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Claudia Sanders Dinner House reopened for business Saturday, March 28 after an outbreak of suspected food poisoning caused the restaurant to be closed for four days.
While the health department is still waiting for conclusive results as to what caused the outbreak, preliminary tests point to staph bacteria.
The health department asked the restaurant to close its doors last March 25 afternoon after receiving numerous reports from patrons who become sick after eating at the restaurant on Easter Sunday. Close to 150 people have reported becoming sick after eating at the restaurant that day.
It is estimated that close to 2,500 people ate there on Easter.
Renee Blair, regional public health director, said until the cause of the outbreak is conclusively determined, the health department has stationed workers at the restaurant to observe the employees and give oversight.
Blair said the health department is hoping to have the test results on Wednesday or Thursday of this week.
The symptoms of the illnesses include severe abdominal cramps, diarrhea, nausea and vomiting. The incubation period for the illness has been anywhere from 30 minutes to 6 hours. Investigators initially thought the cause of the outbreak was food but are now suspecting a staph bacteria. Staph can be live on human skin, dust, sewage, and surfaces and in the air.
Louise Riley, general manager of the restaurant, said business has been down since the business reopened its doors.
The restaurant opened on Friday night for drinks only and has been serving meals at the regular times since Saturday. Riley said, however, that many people were not aware the restaurant had reopened Saturday.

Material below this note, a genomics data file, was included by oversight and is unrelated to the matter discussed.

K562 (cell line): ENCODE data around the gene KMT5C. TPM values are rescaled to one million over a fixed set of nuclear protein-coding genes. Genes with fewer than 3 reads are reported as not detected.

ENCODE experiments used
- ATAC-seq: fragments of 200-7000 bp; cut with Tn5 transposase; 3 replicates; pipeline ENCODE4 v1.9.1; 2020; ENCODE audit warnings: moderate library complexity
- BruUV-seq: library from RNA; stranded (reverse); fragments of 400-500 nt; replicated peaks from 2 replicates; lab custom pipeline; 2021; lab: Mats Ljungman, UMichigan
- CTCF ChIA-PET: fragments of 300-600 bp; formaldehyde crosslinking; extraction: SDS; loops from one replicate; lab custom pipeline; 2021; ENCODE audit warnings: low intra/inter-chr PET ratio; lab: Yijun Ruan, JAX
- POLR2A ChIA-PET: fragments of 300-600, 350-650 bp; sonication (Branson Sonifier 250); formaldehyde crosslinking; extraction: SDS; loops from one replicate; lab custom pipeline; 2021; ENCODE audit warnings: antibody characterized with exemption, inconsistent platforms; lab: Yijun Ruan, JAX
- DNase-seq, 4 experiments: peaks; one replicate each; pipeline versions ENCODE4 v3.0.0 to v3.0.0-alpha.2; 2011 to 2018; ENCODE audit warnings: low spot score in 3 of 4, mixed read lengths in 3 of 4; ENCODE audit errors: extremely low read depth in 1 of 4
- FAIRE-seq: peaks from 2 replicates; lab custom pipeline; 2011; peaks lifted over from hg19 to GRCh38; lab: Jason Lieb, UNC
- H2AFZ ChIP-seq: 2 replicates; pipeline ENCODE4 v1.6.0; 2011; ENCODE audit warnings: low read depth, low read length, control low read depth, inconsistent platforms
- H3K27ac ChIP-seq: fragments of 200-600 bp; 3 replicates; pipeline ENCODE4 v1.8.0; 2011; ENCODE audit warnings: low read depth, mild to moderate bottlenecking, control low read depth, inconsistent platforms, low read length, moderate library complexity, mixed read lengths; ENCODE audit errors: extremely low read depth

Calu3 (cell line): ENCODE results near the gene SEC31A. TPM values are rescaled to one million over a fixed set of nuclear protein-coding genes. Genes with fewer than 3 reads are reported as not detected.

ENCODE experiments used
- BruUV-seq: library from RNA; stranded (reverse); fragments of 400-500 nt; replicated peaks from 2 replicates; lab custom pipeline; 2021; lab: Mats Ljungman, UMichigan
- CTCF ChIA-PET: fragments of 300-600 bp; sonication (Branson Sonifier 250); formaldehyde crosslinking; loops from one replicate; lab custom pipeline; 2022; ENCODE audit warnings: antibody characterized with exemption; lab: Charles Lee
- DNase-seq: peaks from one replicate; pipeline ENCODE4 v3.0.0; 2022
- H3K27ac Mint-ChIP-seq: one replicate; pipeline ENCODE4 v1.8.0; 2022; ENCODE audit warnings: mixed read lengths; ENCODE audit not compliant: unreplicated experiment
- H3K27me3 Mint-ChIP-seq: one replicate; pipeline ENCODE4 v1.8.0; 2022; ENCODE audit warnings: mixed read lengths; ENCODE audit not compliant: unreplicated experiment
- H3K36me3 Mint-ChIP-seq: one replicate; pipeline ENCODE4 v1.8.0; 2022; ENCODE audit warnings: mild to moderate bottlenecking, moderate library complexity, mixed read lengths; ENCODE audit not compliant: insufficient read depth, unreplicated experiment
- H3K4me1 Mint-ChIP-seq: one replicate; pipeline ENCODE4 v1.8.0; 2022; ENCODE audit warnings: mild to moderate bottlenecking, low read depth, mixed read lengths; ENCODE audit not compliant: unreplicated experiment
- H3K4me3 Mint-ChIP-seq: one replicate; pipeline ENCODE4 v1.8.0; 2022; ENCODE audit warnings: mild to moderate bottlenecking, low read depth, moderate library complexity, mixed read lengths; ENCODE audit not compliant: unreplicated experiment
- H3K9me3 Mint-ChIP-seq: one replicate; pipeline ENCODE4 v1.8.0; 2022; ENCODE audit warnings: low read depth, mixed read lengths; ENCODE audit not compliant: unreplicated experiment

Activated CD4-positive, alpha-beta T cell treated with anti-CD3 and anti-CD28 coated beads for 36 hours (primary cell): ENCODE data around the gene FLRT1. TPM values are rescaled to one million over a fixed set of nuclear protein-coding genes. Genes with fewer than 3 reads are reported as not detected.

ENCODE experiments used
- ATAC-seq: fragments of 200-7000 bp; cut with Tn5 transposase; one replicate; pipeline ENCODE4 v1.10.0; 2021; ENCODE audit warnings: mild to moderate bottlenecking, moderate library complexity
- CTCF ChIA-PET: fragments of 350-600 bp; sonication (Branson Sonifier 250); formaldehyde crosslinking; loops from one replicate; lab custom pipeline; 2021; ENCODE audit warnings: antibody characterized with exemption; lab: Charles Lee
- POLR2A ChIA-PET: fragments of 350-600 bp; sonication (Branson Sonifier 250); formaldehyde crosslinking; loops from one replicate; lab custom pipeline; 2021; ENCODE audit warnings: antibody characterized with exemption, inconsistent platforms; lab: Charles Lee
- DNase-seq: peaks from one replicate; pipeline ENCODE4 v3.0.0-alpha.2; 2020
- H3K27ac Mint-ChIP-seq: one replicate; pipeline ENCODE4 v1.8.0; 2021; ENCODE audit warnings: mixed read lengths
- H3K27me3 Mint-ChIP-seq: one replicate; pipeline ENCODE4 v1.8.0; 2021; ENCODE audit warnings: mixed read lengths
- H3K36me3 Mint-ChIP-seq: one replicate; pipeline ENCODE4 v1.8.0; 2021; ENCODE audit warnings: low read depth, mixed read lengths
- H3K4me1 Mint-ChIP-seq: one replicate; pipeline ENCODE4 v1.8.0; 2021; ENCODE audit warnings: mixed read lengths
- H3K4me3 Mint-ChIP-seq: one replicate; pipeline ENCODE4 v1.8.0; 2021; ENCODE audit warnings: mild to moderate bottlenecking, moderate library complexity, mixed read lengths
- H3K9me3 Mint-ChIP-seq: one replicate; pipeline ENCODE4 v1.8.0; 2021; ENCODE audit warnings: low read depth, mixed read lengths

"We thought it was really important to keep regular hours," Riley said. "This has been a mess, it really has. It has definitely been a learning experience."
With the loss of regular patrons and special events over the four-day period, the business lost $45,000 to $60,000, Riley estimated.
State health department workers came to the restaurant on Thursday and Friday while it was closed and lead the nearly 100 employee in a "refresher course" in hand washing, employee wellness, food handling and food safety.
Along with attending the classes, employees completely bleached the entire kitchen since the outbreak, Riley said.
Blair said the management and employees have been cooperative throughout the investigation.
"They have done very well following regulations and the environmental code," she said. "They are working diligently with us."
The health department confirmed that a man who ate at the restaurant on Easter later died. However, the Louisville's coroner's office could not confirm that there was a correlation between his eating at the restaurant and his death.
Walt Reichert also provided information for this story.